Independent journalists have described the continuing U.S. assault on Ramadi as “Fallujah in slow motion”, destroying the city block by block. Smaller towns in Anbar and Salahuddin provinces have been targets of air raids for the past several months. Seymour Hersh has covered the under-reported air war in the New Yorker and has written that the U.S. is planning to embed U.S. Special Forces with Iraqi auxiliary forces to call in air strikes after U.S. ground forces withdraw, opening the way for heavier bombing with even less media scrutiny (if that is possible).
Thanks to Roberts and Burnham, their international team and the editorial board of the Lancet, we have a more realistic and very different picture of the violence taking place in Iraq than that presented in the media. By now, allowing for a further eighteen months of the air war and other deaths since the completion of the survey, we have to estimate that somewhere between 200,000 and 700,000 people have died as a direct result of the war. Coalition forces have killed anywhere from 70,000 to 500,000 of them, including 30,000 to 275,000 children below the age of fifteen.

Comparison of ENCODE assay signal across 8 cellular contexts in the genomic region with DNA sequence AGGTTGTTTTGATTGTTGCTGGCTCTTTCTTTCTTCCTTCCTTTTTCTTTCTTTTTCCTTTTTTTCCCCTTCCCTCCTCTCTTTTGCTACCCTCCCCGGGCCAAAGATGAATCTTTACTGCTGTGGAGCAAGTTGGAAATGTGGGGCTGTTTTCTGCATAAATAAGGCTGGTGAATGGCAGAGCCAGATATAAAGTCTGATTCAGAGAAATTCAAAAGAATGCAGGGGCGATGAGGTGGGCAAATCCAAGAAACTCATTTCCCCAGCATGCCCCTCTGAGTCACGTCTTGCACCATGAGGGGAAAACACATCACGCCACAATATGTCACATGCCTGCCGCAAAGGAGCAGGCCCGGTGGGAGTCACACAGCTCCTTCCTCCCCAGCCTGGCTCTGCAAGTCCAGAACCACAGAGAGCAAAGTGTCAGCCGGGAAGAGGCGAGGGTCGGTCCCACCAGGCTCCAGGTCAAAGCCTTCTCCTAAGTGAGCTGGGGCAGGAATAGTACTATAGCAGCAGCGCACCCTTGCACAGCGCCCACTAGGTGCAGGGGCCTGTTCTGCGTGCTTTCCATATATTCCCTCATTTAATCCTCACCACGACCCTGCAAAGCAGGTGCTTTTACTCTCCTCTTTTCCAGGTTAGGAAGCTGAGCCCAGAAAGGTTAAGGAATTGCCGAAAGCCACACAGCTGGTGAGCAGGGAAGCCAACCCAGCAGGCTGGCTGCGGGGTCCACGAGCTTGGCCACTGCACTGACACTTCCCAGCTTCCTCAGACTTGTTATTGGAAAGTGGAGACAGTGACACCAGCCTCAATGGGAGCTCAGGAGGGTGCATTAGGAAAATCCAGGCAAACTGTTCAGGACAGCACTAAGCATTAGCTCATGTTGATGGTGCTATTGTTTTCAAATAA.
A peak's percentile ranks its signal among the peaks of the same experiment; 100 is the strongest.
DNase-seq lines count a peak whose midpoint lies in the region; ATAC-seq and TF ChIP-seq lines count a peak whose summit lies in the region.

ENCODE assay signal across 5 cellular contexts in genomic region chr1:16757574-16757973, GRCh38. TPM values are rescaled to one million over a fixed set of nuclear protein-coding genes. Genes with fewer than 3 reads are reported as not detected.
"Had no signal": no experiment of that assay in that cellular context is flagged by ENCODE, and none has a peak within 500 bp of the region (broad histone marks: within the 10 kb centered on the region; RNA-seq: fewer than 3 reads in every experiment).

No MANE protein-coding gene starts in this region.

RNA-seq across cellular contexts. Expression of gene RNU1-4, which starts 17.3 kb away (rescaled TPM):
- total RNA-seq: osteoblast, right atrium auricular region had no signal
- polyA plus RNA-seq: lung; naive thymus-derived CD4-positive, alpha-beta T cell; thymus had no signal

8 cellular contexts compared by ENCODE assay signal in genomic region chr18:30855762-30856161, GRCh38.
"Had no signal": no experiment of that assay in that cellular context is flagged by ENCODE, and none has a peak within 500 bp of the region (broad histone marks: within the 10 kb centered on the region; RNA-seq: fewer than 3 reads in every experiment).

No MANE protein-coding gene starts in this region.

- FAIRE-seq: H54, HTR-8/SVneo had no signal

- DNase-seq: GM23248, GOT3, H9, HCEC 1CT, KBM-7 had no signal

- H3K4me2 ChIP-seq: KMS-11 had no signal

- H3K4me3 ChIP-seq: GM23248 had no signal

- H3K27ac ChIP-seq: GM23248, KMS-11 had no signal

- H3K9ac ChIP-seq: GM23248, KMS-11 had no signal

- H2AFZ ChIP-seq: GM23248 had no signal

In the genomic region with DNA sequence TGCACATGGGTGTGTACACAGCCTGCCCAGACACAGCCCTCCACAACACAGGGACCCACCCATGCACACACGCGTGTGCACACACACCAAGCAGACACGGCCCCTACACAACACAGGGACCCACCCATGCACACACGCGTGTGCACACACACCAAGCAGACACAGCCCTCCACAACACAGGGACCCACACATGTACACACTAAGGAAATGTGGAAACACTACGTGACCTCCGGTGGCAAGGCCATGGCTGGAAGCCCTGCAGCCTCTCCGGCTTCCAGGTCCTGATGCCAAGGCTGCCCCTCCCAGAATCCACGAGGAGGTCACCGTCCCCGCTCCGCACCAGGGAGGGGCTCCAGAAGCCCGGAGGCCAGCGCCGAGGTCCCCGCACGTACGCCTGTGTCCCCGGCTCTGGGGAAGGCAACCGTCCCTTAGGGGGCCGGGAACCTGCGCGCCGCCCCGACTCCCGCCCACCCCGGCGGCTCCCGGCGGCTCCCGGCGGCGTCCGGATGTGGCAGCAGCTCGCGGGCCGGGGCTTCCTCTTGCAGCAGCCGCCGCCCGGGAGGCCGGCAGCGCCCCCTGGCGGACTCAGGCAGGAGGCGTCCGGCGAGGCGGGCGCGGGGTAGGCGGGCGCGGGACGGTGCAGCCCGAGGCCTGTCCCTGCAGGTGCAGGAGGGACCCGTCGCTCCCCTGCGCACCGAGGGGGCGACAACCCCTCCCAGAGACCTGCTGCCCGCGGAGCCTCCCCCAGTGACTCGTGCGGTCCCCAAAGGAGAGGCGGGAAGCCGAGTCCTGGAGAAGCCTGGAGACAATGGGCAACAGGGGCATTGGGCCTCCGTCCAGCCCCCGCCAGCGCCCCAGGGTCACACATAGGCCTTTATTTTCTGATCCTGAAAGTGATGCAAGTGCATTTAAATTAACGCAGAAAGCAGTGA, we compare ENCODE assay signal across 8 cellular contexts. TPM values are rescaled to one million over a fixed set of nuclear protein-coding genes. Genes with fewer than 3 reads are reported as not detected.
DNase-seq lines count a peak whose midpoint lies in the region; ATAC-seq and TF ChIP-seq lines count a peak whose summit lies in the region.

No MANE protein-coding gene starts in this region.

Les Roberts has cautioned me to remember that all the excess deaths are the result of the war, not just those killed by coalition forces. Whether someone is killed by a bomb, a heart attack during an air strike, or a car accident amid the chaos, those who initiated the war and have subsequently chosen to “stay the course” bear the overall responsibility.